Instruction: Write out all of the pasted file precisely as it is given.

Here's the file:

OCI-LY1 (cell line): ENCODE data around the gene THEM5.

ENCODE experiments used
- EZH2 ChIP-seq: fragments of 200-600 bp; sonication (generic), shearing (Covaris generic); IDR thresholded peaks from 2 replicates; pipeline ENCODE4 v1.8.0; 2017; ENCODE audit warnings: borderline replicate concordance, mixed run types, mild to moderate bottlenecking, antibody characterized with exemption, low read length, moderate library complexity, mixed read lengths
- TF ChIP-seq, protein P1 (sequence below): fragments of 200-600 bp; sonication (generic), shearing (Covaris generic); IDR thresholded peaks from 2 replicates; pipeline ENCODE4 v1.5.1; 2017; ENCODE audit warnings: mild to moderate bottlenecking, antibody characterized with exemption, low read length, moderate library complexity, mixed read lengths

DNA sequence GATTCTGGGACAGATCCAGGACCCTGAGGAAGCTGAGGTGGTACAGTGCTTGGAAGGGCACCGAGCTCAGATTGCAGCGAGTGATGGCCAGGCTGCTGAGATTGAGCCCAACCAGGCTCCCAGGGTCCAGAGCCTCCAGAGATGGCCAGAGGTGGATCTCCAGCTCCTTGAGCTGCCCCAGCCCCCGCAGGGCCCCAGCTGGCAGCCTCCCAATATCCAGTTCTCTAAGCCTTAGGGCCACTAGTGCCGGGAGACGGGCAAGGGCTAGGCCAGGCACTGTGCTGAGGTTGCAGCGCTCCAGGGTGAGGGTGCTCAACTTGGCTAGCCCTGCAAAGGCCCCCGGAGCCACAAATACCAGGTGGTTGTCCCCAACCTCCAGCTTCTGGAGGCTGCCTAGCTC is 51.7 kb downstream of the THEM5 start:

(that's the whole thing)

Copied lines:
OCI-LY1 (cell line): ENCODE data around the gene THEM5.

ENCODE experiments used
- EZH2 ChIP-seq: fragments of 200-600 bp; sonication (generic), shearing (Covaris generic); IDR thresholded peaks from 2 replicates; pipeline ENCODE4 v1.8.0; 2017; ENCODE audit warnings: borderline replicate concordance, mixed run types, mild to moderate bottlenecking, antibody characterized with exemption, low read length, moderate library complexity, mixed read lengths
- TF ChIP-seq, protein P1 (sequence below): fragments of 200-600 bp; sonication (generic), shearing (Covaris generic); IDR thresholded peaks from 2 replicates; pipeline ENCODE4 v1.5.1; 2017; ENCODE audit warnings: mild to moderate bottlenecking, antibody characterized with exemption, low read length, moderate library complexity, mixed read lengths

DNA sequence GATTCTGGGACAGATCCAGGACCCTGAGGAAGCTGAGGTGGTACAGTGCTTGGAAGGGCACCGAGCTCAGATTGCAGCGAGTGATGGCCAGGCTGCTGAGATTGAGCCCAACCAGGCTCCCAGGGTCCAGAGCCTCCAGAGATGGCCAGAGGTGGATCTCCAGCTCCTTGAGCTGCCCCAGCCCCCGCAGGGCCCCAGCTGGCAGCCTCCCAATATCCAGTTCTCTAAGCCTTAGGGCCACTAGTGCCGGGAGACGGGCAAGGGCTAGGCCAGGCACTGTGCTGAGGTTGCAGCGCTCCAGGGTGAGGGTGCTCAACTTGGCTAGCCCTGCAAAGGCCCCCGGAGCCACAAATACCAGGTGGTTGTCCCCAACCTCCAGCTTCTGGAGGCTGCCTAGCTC is 51.7 kb downstream of the THEM5 start: